There were a few narrow gauge lines that were set up as common carriers in Wales by seperate companies to the industries they served, and therefore could be called to carry anything of local concern. The main ones that survived tended to be the non common carrier types due to the sheer volumes of the industries they served, where they may have started as a common carrier but quickly changed to cater for just the one item. (For example, slate).
I will give examples.
Enjoying 7mm narrow gauge.

b308
Posts: 4790
Joined: Sat Apr 15, 2006 5:48 pm
Location: North Worcs

Re: Converting 009 to OO

Postby b308 » Fri Jan 13, 2017 11:44 am

There were some lines which had a separate passenger service (the Tallylyn for example) but they were not Common Carriers in the accepted sense of the phrase (designed and built to run timetabled passenger and goods services). The Welshpool was built as one, as was the original Welsh Highland, the Vale of Rheidol started off as a timber railway and developed into a Tourist Railway but the rest as far as I know, though they had limited passenger and ordinary freight were not really Common carriers but industrial lines which also had limited local public use such as the Tallylyn and Ffestiniog...

E2E that layout featured in Continental Modeller a couple of months ago and is used by the owner to market his sales of Minitrains equipment.

Bigmet
Posts: 6262
Joined: Tue Aug 14, 2007 2:19 pm

Re: Converting 009 to OO

Postby Bigmet » Fri Jan 13, 2017 12:14 pm

End2end wrote:...It's funny you should mention the dual gauge track Bigmet. I think I saw the Tillig track in action last year at the Gaugemaster exhibiton and can honestly say I was very impressed as it's something I've never seen modelled before. Quite strange to see a narrow gauge train go snaking it's way from right to left, across the bridge and into the siding on the same track...

I find dual gauge track is very interesting in appearance - the operation looks better yet! - but it is a non-starter in terms of UK prototype as it simply didn't happen here. You have to do something ficititious if you really want it in a UK setting. I would have been tempted enough by a RTR Double Fairlie to say 'to hell with protoype' and put in a dual gauge branch section by the ECML.

User avatar
Mountain
Posts: 3094
Joined: Mon Oct 24, 2016 3:43 pm
Location: Somewhere in Wales, UK.

Re: Converting 009 to OO

Postby Mountain » Fri Jan 13, 2017 1:14 pm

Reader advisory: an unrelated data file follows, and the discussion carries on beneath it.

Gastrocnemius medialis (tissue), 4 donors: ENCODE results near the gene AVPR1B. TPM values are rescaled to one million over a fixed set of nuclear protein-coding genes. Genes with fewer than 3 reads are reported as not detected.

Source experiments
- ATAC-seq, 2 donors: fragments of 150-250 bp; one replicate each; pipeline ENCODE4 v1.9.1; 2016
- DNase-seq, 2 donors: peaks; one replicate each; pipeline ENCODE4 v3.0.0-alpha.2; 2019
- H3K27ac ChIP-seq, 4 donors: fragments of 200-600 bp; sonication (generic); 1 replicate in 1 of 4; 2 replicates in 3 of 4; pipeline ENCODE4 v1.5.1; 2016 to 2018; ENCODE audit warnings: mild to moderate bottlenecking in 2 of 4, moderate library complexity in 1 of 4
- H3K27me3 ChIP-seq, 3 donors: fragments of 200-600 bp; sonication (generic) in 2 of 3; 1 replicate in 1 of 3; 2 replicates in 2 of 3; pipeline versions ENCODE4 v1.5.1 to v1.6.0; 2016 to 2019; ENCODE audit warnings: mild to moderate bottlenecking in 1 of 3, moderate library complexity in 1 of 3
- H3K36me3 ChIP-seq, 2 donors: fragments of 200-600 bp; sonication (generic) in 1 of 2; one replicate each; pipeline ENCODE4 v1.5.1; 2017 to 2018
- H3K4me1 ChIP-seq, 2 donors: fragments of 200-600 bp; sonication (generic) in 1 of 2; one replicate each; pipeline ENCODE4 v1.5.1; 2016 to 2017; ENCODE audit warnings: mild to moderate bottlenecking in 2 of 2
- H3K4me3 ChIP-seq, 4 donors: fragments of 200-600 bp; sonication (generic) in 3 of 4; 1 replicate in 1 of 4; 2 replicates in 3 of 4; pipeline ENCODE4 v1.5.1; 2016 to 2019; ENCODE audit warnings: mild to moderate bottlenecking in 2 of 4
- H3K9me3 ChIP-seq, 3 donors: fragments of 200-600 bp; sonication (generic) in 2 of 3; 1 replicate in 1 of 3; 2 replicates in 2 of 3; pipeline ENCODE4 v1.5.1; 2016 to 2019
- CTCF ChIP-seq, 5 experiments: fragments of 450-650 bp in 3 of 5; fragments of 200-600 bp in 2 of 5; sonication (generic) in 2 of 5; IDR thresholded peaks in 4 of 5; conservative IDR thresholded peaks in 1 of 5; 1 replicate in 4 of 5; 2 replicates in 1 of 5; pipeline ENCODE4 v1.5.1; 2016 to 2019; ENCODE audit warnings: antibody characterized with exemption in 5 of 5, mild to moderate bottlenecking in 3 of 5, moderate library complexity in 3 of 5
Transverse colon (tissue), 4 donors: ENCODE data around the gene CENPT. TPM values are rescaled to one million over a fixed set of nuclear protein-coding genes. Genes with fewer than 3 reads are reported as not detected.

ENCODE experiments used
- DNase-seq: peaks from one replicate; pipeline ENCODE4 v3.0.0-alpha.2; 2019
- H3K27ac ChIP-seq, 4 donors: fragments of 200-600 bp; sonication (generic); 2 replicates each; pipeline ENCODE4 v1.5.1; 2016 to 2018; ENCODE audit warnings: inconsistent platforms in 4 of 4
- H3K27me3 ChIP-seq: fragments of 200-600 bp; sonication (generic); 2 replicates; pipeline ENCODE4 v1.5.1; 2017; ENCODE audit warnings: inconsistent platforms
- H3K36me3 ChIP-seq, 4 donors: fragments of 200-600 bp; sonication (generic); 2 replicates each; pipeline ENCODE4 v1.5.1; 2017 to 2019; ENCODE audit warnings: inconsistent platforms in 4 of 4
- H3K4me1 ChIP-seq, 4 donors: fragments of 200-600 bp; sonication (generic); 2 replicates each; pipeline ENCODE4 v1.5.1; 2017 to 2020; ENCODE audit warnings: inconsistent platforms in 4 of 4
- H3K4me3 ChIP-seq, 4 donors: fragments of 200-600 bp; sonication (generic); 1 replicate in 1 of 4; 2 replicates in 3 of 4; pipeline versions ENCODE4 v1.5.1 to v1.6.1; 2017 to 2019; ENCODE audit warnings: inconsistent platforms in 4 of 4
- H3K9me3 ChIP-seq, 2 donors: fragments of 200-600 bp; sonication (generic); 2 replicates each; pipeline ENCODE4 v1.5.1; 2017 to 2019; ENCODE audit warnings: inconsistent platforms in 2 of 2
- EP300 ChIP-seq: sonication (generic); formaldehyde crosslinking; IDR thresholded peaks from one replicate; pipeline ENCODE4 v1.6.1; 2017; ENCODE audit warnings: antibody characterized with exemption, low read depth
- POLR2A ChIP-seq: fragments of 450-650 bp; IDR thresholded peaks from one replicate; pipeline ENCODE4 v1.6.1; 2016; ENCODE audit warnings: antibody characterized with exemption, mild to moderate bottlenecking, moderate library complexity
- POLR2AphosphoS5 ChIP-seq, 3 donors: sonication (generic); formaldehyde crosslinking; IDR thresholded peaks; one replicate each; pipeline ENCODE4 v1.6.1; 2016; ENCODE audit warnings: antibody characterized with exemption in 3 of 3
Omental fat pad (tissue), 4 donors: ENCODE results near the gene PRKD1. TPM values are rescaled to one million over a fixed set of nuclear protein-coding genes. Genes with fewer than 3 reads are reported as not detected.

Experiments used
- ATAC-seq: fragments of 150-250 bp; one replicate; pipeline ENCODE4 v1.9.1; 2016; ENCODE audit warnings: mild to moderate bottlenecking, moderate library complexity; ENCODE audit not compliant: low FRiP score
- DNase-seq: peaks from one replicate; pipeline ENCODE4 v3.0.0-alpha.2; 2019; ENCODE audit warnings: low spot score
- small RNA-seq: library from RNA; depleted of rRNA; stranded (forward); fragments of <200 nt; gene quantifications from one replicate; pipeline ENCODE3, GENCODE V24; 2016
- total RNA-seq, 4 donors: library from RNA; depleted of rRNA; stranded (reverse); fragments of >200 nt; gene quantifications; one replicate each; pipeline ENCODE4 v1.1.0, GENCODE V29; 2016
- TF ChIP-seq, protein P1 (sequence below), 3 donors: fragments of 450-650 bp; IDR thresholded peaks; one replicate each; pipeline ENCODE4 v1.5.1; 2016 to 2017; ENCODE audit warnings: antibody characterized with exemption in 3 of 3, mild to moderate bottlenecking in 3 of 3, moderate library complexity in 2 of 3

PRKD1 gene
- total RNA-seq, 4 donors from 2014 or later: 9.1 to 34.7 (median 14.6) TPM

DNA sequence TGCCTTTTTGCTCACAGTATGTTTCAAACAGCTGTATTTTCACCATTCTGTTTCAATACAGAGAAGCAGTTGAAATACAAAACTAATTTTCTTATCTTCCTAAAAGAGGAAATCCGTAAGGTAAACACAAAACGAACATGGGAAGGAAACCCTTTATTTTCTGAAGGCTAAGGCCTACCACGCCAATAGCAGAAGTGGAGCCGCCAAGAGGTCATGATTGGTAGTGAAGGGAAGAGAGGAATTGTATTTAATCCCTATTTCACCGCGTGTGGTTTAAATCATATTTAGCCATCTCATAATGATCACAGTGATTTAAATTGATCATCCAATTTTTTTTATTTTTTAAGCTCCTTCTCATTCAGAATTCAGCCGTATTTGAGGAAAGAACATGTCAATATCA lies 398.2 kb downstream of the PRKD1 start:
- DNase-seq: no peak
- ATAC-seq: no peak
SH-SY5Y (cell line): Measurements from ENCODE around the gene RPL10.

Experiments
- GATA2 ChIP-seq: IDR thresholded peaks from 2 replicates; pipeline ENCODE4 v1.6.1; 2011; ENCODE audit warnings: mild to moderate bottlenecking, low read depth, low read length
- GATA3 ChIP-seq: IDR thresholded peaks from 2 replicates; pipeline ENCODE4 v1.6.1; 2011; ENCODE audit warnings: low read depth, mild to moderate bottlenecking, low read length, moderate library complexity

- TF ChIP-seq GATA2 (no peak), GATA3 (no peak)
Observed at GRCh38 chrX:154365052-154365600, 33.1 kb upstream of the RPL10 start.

Well known common carriers in Wales on larger scales were Welshpool and Plan fair, and the Glyn Valley Tramway.
To be fair, most were common carriers via smaller consignments in the brake van.
When one comes to lightly laid lines, one will find many common carriers where the large estate land owner would build lines to serve the communities. Wales right up to the late 1800's (And beyond) had certain large areas of land owned by a single individual. Some of these lines were kept lightly laid so they could be laid or removed and laid elsewhere within hours. Don't forget, horse traction was often preferred due to their ability to pull waggons up inclines steeper then a 1in 4 gradient, which were popular extensions of quite a few narrow gauge lines for forestry operations.
Enjoying 7mm narrow gauge.

User avatar
Mountain
Posts: 3094
Joined: Mon Oct 24, 2016 3:43 pm
Location: Somewhere in Wales, UK.

Re: Converting 009 to OO

Postby Mountain » Fri Jan 13, 2017 1:19 pm

One well known common carrier in narrow gauge horse drawn with L shaped rail (L shaped rails were popular for days before motorcars due to non flanged waggons could be used both on rails and on roads) was the Llanelly and Mynydd Mawr railway. It was started in 1797 (Or there about) and completed around 1802. I believe it was abandoned in the 1840's, though a few decades later became a standard gauge railway.
While this line didn't officially have permission to carry passengers, in practice it would carry anything it needed to carry which was said to include the odd passenger.
Enjoying 7mm narrow gauge.

b308
Posts: 4790
Joined: Sat Apr 15, 2006 5:48 pm
Location: North Worcs

Re: Converting 009 to OO

Postby b308 » Fri Jan 13, 2017 3:09 pm

The phrase "common carrier" when used for British railways relates to the Act(s) that surround the early railways rather than the fact that they just "carried everything"...

"The Railway and Canal Traffic Act 1854, also known as Cardwell's Act, was an Act of the United Kingdom Parliament regulating the operation of railways. The railways were already considered to be Common Carriers and thus subject to the Carriers Act of 1830, but the 1854 Act placed additional obligations on the railways due to their monopoly status. Each railway company was now required to take all trade offered and to set and publish the same levels of fares to all in respect of any particular service."

From Wiki: https://en.wikipedia.org/wiki/Railway_a ... c_Act_1854

It was the main reason for the decline in railways following the introduction of cheap road transport and dcent road surfaces after WW1 which were not subject to the same regulations. The Big Four were trying to get it lifted when they were nationalised but it only went in 1962.

Though many lines carried people as well as a variety of goods not all were governed by the Act. So "estate railways", ones built purely for the transport of things like granite or slate (many, if not most of the now closed and several preserved Welsh NG lines), etc., would not be classed as Common Carriers in the true Railway definition of the phrase even though they may well have carried passengers and goods.

User avatar
Mountain
Posts: 3094
Joined: Mon Oct 24, 2016 3:43 pm
Location: Somewhere in Wales, UK.

Re: Converting 009 to OO

Postby Mountain » Fri Jan 13, 2017 3:46 pm

You've clarified something for me actually. Mainly regarding the light railways act and why it was so important to the development of narrow gauge railways. Prior to this, many lines may have taken all sorts of things they didn't want to due to being forced in order to obtain permissions to run the line?Seem to recall something written about the early years of the Ffestiniog.
I just assumed it was an act to allow them to build lines. If they were exempt from the act you mentioned, it was the difference between success and failure for them. Nothing worse then being forced to carry things you are not equipped to carry.
Also makes sense why railways used to take abnormally large loads as today it all goes by road.
Enjoying 7mm narrow gauge.


Return to “Narrow Gauge Model Railway”

Who is online

Users browsing this forum: No registered users and 2 guests